(CN) – Common mosquito control strategies like spraying insecticides to control the spread of the Zika virus can be counterproductive and are often based on unreliable scientific studies and evidence.
Reviewing previous studies on mosquito control interventions, a team of researchers found a lack of evidence demonstrating the effectiveness of standard approaches to reducing mosquito populations and the spread of the diseases they can transmit. Their findings were published Wednesday in the journal PLOS Neglected Tropical Diseases.
Several studies failed to measure how the control strategies affected the spread of certain diseases, focusing instead on reductions of mosquito populations. Other studies present varying results that didn't reliably determine the effectiveness of some techniques.
“There is mixed evidence about whether simply reducing insect numbers actually reduces disease,” said lead author Paul Hunter. “So future research needs to cover longer durations, with better methodology, and must report on disease-related outcomes rather than just mosquito reduction.”
For chemical-control methods, the team found inconsistencies in previous studies, as some showed insecticides and larvicides reduced mosquito numbers by up to 76 percent while others showed no significant reduction.
“Although chemical measures are widely used and expected to be effective, we consider most of the evidence in favor of chemical spraying to be quite poor,” said Paul Hunter, a professor at the University of East Angola’s Norwich Medical School and leader of the study.
The World Health Organization recommends integrated approaches, which involve more than one type of control method to impact mosquitoes at all life stages, and an overall focus on communities engaging in control strategies. The WHO advises that eliminating potential mosquito breeding sites is the most effective approach.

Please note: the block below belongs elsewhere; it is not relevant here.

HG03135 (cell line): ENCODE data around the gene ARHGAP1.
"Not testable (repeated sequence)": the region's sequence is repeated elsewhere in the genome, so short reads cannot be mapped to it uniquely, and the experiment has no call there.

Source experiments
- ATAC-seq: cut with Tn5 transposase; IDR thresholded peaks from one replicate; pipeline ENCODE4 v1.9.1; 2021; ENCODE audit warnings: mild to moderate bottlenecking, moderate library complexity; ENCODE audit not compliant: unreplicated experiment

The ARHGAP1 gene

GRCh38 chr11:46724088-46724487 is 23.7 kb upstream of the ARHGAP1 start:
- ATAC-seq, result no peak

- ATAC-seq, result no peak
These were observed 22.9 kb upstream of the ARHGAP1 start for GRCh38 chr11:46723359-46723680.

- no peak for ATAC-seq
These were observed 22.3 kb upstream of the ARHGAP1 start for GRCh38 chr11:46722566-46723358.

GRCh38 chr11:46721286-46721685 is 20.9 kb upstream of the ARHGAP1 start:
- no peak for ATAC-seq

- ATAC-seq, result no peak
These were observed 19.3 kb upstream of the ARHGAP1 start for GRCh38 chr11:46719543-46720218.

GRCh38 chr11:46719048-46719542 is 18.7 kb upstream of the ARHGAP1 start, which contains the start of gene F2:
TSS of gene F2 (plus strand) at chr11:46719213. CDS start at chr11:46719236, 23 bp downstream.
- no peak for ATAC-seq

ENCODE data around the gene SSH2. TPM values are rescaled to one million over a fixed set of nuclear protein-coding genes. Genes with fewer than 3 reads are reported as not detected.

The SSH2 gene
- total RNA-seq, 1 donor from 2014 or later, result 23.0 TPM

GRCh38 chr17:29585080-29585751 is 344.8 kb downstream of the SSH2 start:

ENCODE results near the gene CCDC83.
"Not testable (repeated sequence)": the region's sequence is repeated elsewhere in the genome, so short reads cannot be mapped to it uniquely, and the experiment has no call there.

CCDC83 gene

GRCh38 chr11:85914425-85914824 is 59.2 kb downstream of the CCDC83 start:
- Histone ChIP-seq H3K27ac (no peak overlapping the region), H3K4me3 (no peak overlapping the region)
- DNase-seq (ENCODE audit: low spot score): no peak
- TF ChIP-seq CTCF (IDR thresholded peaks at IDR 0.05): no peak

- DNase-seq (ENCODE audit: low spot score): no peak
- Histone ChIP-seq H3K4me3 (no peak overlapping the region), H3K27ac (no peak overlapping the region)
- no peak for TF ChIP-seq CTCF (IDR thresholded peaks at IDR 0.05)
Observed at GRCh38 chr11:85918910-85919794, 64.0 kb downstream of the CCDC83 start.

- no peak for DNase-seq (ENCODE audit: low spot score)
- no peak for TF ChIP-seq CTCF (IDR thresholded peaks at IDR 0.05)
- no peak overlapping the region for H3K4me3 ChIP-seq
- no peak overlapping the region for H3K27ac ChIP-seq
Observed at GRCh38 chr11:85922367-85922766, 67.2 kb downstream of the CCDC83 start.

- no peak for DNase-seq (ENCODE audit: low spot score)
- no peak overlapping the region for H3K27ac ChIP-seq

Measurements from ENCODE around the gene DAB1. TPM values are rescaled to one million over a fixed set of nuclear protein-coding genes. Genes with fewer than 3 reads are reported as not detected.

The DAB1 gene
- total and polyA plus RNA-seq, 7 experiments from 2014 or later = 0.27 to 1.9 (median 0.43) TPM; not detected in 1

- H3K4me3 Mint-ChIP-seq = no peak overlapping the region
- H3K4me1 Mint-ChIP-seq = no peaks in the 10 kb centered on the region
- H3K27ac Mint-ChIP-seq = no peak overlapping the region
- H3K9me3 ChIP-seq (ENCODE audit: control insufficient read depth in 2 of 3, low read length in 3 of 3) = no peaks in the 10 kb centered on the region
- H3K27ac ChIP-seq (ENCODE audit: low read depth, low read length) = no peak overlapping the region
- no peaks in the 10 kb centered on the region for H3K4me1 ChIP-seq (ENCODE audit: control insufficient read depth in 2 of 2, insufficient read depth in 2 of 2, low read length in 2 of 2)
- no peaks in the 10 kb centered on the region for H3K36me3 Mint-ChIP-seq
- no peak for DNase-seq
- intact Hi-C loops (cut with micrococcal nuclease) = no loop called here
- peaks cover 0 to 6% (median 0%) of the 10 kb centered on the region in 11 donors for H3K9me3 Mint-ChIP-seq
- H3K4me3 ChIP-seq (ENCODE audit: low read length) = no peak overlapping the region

“Although there is limited evidence relating to integrated campaigns combining multiple methods of control, the WHO is correct to reiterate that the most effective intervention is likely to be the elimination of mosquito breeding sites,” Hunter said. “This requires sustained and ongoing education campaigns.”
Health officials and vector control units have sprayed insecticides in areas where cases of Zika had been reported – a mosquito-borne virus that can be spread by Aedes aegypti mosquitoes.
After initially breaking out in Brazil in 2015, the virus has spread and been transmitted locally by mosquitoes in dozens of nations including the United States, after multiple areas in Florida were connected to domestically acquired Zika cases.
Officials in Florida sprayed insecticides from airplanes and at ground level, techniques which Hunter said could make the situation worse.
“In fact there is some evidence that spraying may be counterproductive as it generates a false sense of security such that people no longer put effort into removing mosquito breeding sites around the home,” he said.
Hunter also noted that many nations affected by mosquito-borne diseases lack the money to fully combat the local transmission of diseases, which makes it important for them to use effective techniques.
“Public health funding tends to already be quite limited in low-to-middle-income countries where mosquitoes are endemic, so more evidence on how best to spend these limited funds is essential,” he said.
“Educational campaigns and community engagement are paramount in reducing breeding habits around domestic environments and interrupting the cycle of disease transmission, but ongoing resources need to be allocated to ensure education continues and is maintained.”
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